Fourteen years ago Michael “Esé Spook” Armendariz and his best friend were involved in a fight outside of a bar in Los Lunas that involved several intoxicated, off-duty law enforcement officers. In the violent scuffle Armendariz's friend—who was out celebrating his recent engagement—nearly lost his life and another—a Valencia County deputy sheriff—did. The details remain obscure, in part due to the fact that a significant amount of evidence that would have freed Armendariz was allegedly tampered with or destroyed. Armendariz was sentenced to 43 years in prison for first degree murder and third-degree aggravated battery. He's already served fourteen, two of which were done in solitary confinement.
“The whole prison industrial complex is so messed up, and that's our main focus,” said Diana Crowson, who, with many others, spearheads the efforts of the FreeSpook Movement—an organization that is working not just to secure a fair trial for Armendariz, but to provide support to other prisoners and to cast a critical eye on the prevailing criminal justice system. “Supporting Michael gives a face to the crime that the government is committing against its own people … it's an injustice,” Crowson went on. Armendariz is one victim of a wider form of oppression—one that is linked to systemic racism and a punitive, shortsighted view of crime and punishment. For years the FreeSpook Movement has been doing work that addresses the inequity of the system and supporting vital legal aid for Armendariz. One such manifestation of this work will take place on Saturday, Oct. 8, from 2-6pm at Endorphin Power Company (509 Cardenas SE).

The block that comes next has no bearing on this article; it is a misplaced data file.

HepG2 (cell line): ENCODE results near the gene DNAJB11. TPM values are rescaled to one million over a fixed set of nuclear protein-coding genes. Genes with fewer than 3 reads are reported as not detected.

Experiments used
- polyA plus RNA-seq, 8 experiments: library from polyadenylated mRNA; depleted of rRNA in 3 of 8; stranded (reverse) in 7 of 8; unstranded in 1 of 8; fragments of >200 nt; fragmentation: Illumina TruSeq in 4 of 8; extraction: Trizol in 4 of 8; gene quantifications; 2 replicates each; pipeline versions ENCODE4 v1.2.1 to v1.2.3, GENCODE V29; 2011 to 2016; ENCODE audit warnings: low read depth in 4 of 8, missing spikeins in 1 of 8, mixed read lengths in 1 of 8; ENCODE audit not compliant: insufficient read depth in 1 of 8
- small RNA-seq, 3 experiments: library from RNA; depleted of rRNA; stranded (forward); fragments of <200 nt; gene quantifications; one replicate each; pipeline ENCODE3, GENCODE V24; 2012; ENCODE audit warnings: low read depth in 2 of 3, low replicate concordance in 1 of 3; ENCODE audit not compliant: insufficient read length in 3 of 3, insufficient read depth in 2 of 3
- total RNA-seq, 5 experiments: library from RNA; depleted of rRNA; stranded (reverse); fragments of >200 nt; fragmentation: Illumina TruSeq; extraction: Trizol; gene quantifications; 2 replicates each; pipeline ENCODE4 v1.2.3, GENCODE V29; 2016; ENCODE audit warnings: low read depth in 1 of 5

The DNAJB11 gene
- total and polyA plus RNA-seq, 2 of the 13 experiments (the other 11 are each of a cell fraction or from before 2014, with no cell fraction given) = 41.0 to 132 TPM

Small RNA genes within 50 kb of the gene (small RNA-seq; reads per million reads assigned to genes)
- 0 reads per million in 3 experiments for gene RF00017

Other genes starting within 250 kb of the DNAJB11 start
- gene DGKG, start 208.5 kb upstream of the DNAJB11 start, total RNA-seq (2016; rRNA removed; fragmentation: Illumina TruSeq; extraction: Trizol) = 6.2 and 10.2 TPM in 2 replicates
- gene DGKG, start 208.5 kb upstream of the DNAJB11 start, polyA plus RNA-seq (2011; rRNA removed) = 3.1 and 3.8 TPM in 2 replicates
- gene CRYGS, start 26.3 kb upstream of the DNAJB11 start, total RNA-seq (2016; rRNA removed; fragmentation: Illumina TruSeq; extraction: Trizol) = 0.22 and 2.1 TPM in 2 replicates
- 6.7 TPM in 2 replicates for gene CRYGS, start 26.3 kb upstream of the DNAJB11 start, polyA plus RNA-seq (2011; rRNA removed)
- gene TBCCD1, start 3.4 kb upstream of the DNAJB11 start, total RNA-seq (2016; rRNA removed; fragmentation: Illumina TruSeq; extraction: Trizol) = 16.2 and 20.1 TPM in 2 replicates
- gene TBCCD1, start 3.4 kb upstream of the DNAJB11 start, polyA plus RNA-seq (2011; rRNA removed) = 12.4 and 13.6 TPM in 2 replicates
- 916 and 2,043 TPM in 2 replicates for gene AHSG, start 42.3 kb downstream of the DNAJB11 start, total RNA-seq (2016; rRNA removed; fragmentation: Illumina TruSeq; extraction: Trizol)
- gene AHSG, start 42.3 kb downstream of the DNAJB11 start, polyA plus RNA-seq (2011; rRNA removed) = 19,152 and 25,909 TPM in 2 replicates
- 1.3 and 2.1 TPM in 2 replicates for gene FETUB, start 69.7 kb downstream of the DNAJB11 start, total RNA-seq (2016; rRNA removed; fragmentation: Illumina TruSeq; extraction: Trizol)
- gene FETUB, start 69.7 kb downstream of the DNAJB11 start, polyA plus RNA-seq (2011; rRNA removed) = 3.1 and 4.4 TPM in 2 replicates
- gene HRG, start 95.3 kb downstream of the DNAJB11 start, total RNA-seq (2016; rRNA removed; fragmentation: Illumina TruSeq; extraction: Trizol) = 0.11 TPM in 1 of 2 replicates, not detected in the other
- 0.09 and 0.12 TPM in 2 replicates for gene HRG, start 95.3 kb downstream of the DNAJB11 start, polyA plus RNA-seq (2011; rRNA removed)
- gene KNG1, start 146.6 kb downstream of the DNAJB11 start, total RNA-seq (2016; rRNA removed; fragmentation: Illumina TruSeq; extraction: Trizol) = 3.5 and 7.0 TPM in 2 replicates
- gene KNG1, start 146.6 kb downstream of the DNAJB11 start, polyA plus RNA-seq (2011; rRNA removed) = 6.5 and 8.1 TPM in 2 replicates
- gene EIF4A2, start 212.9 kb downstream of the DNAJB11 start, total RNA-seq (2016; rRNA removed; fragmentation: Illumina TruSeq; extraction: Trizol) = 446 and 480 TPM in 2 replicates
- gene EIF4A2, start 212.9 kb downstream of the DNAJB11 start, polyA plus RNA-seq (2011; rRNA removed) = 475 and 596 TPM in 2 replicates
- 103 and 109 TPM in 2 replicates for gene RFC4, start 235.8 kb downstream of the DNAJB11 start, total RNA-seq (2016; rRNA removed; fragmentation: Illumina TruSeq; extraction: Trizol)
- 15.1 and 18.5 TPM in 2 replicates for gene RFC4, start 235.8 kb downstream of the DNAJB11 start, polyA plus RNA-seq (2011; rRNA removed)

The upcoming benefit will showcase the work of Armendariz himself (some of which will be up for auction),who is a lifelong poet, rapper and artist. A whole host of others are also offering up their talents. Musicians in the lineup include Asliani, Running WithArrows, Government Cheese and Jimi B. from Street Beat. Poets will lend their words, too, including Manuel and Sarita Gonzalez, Monica Salazar and Robert Wilson. Tamales and frito pie will be for sale and live art will be created over the course of the afternoon.
“Everyone is welcome in our movement,” Crowson explained—whatever your talent, there's room for you to participate, even if that just means attending the FreeSpook Benefit. “It will be a lot of fun,” she said—but more than that, it means something to show up. A bid on one of Armendariz's pencil drawings or paintings, a few dollars spent on tamales, a cash donation or committing to help organize future events in solidarity with Armendariz and others has a resounding impact that challenges the grim status quo. Your contribution of time, money and support will further Armendariz's habeas corpus push for freedom.
In a statement written for the FreeSpook Movement's website (freespook.com), Armendariz said, “I suspect the FreeSpook Movement is about more than me walking out of prison. Whatever may happen, this is about bringing out the truth.” And that truth is “that there is a very real oppression that poor people (especially minorities) encounter on a regular basis … that includes being unfairly targeted and harassed, police brutality, bias within the courts, continuation of that bias within prison and the media's role in the exploitation of society's fear and prejudice.” Art has always been a useful medium to strike against the oppressive—support Armendariz and other prisoners by showing up for a day of art and solidarity.